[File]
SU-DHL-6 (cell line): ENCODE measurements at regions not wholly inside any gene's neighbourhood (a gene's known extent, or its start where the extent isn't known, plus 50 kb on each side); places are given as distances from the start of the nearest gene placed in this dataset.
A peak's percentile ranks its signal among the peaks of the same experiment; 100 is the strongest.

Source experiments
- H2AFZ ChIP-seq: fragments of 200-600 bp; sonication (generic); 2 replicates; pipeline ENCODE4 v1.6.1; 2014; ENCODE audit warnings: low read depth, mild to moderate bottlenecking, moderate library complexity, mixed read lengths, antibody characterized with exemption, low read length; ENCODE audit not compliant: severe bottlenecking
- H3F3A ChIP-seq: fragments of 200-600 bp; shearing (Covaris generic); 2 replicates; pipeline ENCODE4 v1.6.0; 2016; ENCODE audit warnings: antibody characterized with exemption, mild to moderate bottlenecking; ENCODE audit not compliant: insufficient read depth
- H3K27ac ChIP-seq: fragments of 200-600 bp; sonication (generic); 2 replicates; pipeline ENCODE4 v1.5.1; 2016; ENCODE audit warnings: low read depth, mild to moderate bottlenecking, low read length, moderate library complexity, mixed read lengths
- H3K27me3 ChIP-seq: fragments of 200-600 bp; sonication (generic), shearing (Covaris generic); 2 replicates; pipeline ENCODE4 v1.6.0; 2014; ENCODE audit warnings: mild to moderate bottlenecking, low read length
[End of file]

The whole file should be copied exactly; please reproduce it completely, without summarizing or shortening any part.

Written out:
SU-DHL-6 (cell line): ENCODE measurements at regions not wholly inside any gene's neighbourhood (a gene's known extent, or its start where the extent isn't known, plus 50 kb on each side); places are given as distances from the start of the nearest gene placed in this dataset.
A peak's percentile ranks its signal among the peaks of the same experiment; 100 is the strongest.

Source experiments
- H2AFZ ChIP-seq: fragments of 200-600 bp; sonication (generic); 2 replicates; pipeline ENCODE4 v1.6.1; 2014; ENCODE audit warnings: low read depth, mild to moderate bottlenecking, moderate library complexity, mixed read lengths, antibody characterized with exemption, low read length; ENCODE audit not compliant: severe bottlenecking
- H3F3A ChIP-seq: fragments of 200-600 bp; shearing (Covaris generic); 2 replicates; pipeline ENCODE4 v1.6.0; 2016; ENCODE audit warnings: antibody characterized with exemption, mild to moderate bottlenecking; ENCODE audit not compliant: insufficient read depth
- H3K27ac ChIP-seq: fragments of 200-600 bp; sonication (generic); 2 replicates; pipeline ENCODE4 v1.5.1; 2016; ENCODE audit warnings: low read depth, mild to moderate bottlenecking, low read length, moderate library complexity, mixed read lengths
- H3K27me3 ChIP-seq: fragments of 200-600 bp; sonication (generic), shearing (Covaris generic); 2 replicates; pipeline ENCODE4 v1.6.0; 2014; ENCODE audit warnings: mild to moderate bottlenecking, low read length